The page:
Station 9.1: Acute bronchiolitis
You are a junior doctor in the emergency department. A 6-month-old baby, Sara Smith, is brought in with a 3-day history of cough, runny nose and red eyes. Today she has become very breathless, and is not feeding. Please assess the baby and instigate appropriate management.
‘The airway is patent, with no obstruction. No apnoeas or cyanotic spells are seen or reported.’
No additional airway support is required, though CPAP or intubation might be considered if the baby deteriorates.
In significant respiratory distress, feeding is usually affected. Assess fluid intake. If breast-feeding, assess length of breast-feeds, and enquire about quality of latching and sucking. If bottle-feeding, assess total volume taken each feed
‘RR 70/min, oxygen saturations are 90%, with intercostal recession, tracheal tug, nasal flaring, and abdominal breathing. Crackles are heard throughout the lung fields bilaterally, with occasional wheeze, and reduced air entry at the lung bases. Mum is breast-feeding, and normally feeds for 15 minutes every 3 hours, but today has only managed to feed for 5 minutes in 6 hours.’
Given the above, you give supplementary nasal cannulae oxygen (since saturations are below 94%), and you prescribe a hypertonic sodium chloride nebulizer. A trial of salbutamol may be considered in older babies but this should not be continued if the initial trial is ineffective.
Assess hydration status by looking at mucous membranes, skin turgor, feeling if the anterior fontanelle is sunken, and looking to see if the eyes are sunken. Ask about the number of wet nappies today and if there has been any change
Perform a cardiovascular exam to exclude evidence of heart failure. In a baby you would pay attention to gallop rhythm, a heart murmur, hepatomegaly, peripheral oedema and ascites. Crackles in the lung may not be bronchiolitis; they may be a sign of left heart failure
‘HR 180 bpm, BP 60/40 mmHg, CRT 4 seconds centrally, 6 seconds peripherally. Anterior fontanelle is slightly sunken, as are the eyes, and the mucous membranes are dry. Sara has only had one wet nappy today, when usually she would have three by this time. Cardiovascular exam shows normal heart sounds with no murmurs or hepatomegaly.’
The baby has signs of dehydration, and will require IV access and a fluid bolus, given as 20 mL/kg 0.9% sodium chloride, followed by reassessment. Bloods and a blood gas can be sent at the same time.
‘The baby is alert, and has blood sugar of 6.5 mmol/L.’
‘Temperature is 37.5°C, and examination is otherwise normal.’
Capillary blood gas: An acute respiratory acidosis is indicated by a low pH, a raised PaCO2, and a normal bicarbonate/base excess. A raised lactate or a reduction in the base excess indicates a metabolic acidosis, possibly secondary to infection or hypoperfusion. Note: PaO2 is of little use on a capillary gas
Nasopharyngeal aspirate (or combined nose and throat swabs): Used to detect respiratory syncytial virus (RSV), a common cause of bronchiolitis. A patient with confirmed RSV should be isolated in a side room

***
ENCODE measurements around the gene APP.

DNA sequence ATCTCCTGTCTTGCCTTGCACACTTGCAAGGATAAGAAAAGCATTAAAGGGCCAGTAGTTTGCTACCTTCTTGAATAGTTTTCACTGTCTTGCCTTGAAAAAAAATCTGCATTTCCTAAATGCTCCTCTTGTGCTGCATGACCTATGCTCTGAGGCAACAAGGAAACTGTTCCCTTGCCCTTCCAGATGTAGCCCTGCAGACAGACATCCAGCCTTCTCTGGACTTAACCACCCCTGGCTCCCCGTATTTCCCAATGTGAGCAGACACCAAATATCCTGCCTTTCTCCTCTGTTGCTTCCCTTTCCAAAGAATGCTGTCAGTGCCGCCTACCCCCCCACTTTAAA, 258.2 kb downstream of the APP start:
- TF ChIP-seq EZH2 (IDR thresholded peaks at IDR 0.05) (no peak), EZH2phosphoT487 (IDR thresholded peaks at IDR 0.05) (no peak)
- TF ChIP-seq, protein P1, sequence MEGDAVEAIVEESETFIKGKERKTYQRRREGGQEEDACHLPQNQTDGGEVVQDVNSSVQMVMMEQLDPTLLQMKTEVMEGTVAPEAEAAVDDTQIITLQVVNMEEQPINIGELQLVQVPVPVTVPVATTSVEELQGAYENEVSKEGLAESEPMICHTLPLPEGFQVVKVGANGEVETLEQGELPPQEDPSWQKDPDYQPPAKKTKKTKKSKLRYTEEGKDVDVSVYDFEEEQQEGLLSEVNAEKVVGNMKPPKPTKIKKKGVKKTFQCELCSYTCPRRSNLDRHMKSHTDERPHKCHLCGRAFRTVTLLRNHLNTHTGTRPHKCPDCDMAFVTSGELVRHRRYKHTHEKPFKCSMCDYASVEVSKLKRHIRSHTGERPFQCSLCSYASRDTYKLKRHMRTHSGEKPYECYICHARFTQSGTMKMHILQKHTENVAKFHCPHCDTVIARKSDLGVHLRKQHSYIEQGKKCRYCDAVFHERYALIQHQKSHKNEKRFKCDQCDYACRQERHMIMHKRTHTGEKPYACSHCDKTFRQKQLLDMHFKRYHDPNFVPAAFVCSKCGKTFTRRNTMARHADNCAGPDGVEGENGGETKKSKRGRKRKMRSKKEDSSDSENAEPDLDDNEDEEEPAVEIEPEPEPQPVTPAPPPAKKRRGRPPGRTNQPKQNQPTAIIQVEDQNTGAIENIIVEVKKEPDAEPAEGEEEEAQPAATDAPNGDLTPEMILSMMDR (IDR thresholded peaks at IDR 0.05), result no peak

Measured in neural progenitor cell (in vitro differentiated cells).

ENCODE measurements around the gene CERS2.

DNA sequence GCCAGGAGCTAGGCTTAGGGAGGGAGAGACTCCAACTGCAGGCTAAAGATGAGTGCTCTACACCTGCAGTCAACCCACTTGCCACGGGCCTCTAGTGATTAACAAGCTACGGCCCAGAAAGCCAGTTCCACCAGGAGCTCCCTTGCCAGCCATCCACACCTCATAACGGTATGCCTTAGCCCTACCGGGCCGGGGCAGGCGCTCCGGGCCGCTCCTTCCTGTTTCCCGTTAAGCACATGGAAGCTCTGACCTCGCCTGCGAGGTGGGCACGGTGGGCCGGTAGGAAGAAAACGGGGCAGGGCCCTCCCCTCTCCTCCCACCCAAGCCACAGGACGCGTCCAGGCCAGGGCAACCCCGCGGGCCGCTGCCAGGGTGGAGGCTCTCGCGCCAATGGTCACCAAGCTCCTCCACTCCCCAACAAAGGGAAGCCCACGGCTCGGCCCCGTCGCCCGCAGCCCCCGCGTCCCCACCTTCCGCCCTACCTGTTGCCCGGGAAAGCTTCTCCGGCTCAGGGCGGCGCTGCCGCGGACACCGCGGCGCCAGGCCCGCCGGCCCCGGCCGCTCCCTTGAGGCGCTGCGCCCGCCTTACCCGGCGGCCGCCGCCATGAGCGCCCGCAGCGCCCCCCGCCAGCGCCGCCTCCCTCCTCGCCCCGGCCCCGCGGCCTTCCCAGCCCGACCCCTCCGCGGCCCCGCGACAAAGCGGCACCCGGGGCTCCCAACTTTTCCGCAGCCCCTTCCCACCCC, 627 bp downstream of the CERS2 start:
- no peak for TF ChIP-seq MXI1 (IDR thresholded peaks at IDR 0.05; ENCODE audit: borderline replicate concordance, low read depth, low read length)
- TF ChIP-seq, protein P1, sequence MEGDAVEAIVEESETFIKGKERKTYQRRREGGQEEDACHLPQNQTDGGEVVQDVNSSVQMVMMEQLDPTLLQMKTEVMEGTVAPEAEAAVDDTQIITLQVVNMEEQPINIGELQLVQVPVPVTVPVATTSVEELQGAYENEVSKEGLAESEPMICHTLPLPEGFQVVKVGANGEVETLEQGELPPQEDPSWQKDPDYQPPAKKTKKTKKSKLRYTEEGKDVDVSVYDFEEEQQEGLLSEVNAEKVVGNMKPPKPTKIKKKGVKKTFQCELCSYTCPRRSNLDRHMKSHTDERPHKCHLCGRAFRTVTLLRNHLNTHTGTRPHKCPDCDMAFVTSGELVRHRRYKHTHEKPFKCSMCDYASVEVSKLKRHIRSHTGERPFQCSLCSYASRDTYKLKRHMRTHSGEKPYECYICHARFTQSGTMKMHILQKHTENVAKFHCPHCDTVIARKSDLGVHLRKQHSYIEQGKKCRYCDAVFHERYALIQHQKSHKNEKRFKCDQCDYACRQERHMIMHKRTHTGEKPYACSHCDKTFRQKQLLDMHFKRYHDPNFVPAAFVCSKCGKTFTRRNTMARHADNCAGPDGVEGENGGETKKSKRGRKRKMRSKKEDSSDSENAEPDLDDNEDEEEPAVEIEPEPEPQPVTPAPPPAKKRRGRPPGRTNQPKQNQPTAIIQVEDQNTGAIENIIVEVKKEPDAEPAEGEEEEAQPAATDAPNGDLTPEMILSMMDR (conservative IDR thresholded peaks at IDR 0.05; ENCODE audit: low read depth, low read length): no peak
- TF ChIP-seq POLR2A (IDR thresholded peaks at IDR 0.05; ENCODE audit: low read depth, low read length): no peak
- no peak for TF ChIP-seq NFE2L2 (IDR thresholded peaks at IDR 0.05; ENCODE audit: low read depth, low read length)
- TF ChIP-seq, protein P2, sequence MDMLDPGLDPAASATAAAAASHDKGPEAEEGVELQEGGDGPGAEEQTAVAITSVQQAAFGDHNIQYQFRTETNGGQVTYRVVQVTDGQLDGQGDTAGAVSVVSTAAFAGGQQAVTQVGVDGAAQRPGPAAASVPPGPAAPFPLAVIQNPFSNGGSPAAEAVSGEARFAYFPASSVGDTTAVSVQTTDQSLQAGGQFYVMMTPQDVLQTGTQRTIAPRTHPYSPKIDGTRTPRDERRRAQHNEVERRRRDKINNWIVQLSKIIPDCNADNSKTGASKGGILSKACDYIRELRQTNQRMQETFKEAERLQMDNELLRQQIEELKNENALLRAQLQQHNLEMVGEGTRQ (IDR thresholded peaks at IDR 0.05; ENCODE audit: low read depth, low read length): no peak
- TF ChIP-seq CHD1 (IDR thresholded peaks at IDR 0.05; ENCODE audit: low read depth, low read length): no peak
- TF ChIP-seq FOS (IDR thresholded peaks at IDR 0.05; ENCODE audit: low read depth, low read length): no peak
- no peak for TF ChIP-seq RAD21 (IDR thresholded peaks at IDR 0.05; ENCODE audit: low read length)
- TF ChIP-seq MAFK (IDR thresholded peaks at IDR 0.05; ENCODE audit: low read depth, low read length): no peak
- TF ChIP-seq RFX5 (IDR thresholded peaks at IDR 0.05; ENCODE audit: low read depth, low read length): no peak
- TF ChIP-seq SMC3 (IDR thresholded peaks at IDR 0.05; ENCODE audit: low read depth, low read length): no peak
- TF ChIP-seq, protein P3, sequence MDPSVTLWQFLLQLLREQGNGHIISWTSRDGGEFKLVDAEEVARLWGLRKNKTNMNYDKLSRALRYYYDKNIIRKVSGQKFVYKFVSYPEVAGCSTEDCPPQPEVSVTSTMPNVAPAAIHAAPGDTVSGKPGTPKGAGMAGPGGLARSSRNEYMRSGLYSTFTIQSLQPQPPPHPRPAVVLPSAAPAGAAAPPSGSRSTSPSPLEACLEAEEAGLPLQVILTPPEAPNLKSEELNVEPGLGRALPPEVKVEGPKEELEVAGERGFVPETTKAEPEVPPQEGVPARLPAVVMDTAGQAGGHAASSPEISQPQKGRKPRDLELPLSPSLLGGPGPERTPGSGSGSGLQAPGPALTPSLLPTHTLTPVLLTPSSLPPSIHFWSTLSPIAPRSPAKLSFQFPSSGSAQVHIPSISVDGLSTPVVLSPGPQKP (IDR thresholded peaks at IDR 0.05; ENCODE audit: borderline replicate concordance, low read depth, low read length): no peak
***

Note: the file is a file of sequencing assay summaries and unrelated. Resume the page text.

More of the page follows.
CXR: Will potentially show patchy changes consistent with bronchiolitis or pneumonia (though these are difficult to differentiate radiologically). Other respiratory pathology such as pneumothorax can be ruled out. The cardiac shadow may be suggestive of congenital heart disease (such as cardiomegaly or a boot-shaped heart in tetralogy of Fallot), which is an important differential. A CXR is not always required and is best reserved for severe cases or if the diagnosis is in doubt
‘Capillary blood gas shows a respiratory acidosis, with no metabolic compensation. pH 7.28, PaCO2of 7.5 kPa, HCO322 mmol/L, BE−0.5 mmol/L. Hb is 145 g/L, WCC 15×109/L, neutrophils 8×109/L, lymphocytes 4.5×109/L. Na 131 mmol/L, urea 9.3 mmol/L, creatinine 45 µmol/L. CRP is 20 mg/L. NPA is positive for RSV. CXR shows diffuse patchy changes in both lung fields. Weight is 6 kg.’
|Parameter||Value||Normal range (Units for 6 month olds)|
|Haemoglobin||145 g/L||105–150 (g/L)|
|CRP||20 mg/L||0.8–11.2 (mg/L)|
|Urea||9.3 mmol/L||1.8–6.4 (mmol/L)|
|Creatinine||45 μmol/L||2.65–44.2 (μmol/L)|
|Sodium||131 mmol/L||134–144 (mmol/L)|
|Potassium||4.0 mmol/L||3.5–5.6 (mmol/L)|
|PaCO2||7.5 kPa||4.7–6.0 (kPa)|
|HCO3||22 mmol/L||22–26 (mmol/L)|
|BE||−0.5 mmol/L||±2 mmol/L|
Initial Management 
Hypertonic sodium chloride: 4 mL 3% sodium chloride can be given through a nebulizer if the child has ongoing respiratory distress. This helps loosen and mobilize thick secretions and relieves mucus plugging. It can cause bronchospasm and is therefore occasionally given immediately after a bronchodilator
Ipratropium bromide and/or salbutamol: Some babies may respond to bronchodilator therapy, but generally speaking, those under 12 months are unlikely to show improvement. This is because the underlying pathophysiology is of small airway obstruction secondary to inflammation and secretions rather than bronchospasm, and as such is not reversible
Fluid support: This baby required a fluid bolus as she was significantly dehydrated. Moderate to severe respiratory distress will impair normal feeding. Depending on the degree of respiratory distress, feeding support may take one of two forms. Nasogastric feeds allow milk to be put in the stomach with less interruption in breathing than breast or bottle feeds. Smaller feed volumes can be given to minimize gastric distension by increasing feed frequency; ensuring total daily volume is the same. If the baby is too unwell to tolerate NG feeds, IV fluids can be given